New York

NY lawsuits blame social media in terror attacks

  • FILE - This May 2015 file family photo shows Sascha Pinczowski at her graduation from Marymount Manhattan College in New York. The families of victims of terror attacks in Paris, Brussels and Israel including the family of Sascha Pinczowski and brother Alexander said social media companies including Facebook and Twitter are aiding terrorists. Plaintiffs' lawyer Robert Tolchin said the companies are helping terror groups network, recruit and advertise their deadly aims. The companies said the lawsuits get it wrong. (Courtesy of the Pinczowski family via AP, File)

    FILE - This May 2015 file family photo shows Sascha Pinczowski at her graduation from Marymount Manhattan College in New York. The families of victims of terror attacks in Paris, Brussels and Israel including the family of Sascha Pinczowski and brother Alexander said social media companies including Facebook and Twitter are aiding terrorists. Plaintiffs' lawyer Robert Tolchin said the companies are helping terror groups network, recruit and advertise their deadly aims. The companies said the lawsuits get it wrong. (Courtesy of the Pinczowski family via AP, File)  (The Associated Press)

  • FILE - This 2015 file family photo shows Alexander Pinczowski and his fiance Cameron Cain in Greece. The families of victims of terror attacks in Paris, Brussels and Israel including Alexander and sister Sascha Pinczowski, said social media companies including Facebook and Twitter are aiding terrorists. Plaintiffs' lawyer Robert Tolchin said the companies are helping terror groups network, recruit and advertise their deadly aims. The companies said the lawsuits get it wrong. (Courtesy of the family via AP, File)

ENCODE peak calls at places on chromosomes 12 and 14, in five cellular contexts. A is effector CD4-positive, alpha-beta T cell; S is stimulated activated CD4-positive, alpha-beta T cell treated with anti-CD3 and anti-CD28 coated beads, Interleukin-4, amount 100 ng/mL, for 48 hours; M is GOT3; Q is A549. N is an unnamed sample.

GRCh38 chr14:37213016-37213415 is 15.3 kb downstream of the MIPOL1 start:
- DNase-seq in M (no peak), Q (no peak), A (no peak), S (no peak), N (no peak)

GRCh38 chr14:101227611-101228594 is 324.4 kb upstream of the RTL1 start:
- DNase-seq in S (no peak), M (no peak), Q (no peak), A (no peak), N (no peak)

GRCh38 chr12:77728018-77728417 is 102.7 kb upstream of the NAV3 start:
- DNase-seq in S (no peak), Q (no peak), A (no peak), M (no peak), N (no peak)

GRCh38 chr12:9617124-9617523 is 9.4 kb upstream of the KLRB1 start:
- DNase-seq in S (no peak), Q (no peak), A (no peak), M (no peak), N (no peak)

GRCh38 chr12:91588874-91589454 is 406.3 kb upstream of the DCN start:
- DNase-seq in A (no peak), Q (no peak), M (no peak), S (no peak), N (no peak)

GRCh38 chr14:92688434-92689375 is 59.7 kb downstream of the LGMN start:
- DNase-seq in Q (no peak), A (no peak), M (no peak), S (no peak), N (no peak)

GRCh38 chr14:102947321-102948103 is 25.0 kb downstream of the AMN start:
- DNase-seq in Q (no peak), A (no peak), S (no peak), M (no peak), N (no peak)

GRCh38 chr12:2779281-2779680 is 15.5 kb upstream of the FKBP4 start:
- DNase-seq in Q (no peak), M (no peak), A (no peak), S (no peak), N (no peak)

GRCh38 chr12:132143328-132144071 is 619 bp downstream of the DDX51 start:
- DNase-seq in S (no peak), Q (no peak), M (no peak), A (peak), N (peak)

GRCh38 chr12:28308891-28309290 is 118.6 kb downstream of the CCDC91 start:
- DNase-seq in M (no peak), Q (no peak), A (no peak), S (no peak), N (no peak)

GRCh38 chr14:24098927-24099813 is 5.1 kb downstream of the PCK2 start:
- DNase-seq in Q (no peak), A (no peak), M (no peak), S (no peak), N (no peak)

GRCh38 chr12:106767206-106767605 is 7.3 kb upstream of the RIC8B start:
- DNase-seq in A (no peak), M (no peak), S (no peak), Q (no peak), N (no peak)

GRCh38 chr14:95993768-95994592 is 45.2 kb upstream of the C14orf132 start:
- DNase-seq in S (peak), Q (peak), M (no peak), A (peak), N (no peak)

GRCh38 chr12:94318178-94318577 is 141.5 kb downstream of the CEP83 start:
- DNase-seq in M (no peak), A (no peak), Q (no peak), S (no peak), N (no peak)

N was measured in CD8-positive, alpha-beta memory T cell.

FILE - This 2015 file family photo shows Alexander Pinczowski and his fiance Cameron Cain in Greece. The families of victims of terror attacks in Paris, Brussels and Israel including Alexander and sister Sascha Pinczowski, said social media companies including Facebook and Twitter are aiding terrorists. Plaintiffs' lawyer Robert Tolchin said the companies are helping terror groups network, recruit and advertise their deadly aims. The companies said the lawsuits get it wrong. (Courtesy of the family via AP, File)  (The Associated Press)

Twitter says it has suspended 360,000 user accounts in the past 18 months for threatening or promoting acts of terrorism.

Lawyers for the families of terror victims, including a brother and sister killed in last year's bomb attacks in Brussels and an American college student slaughtered in Paris, say that isn't enough.

In a string of lawsuits filed in New York, they say they want Twitter and Facebook to pay damages for failing to stop violent extremists from using their platforms to recruit followers.

The companies say the lawsuits get it wrong. Facebook says it has zero tolerance for terrorism and swiftly removes any terrorism content. Twitter says no terrorist-related action or violent threat is permitted on its platform.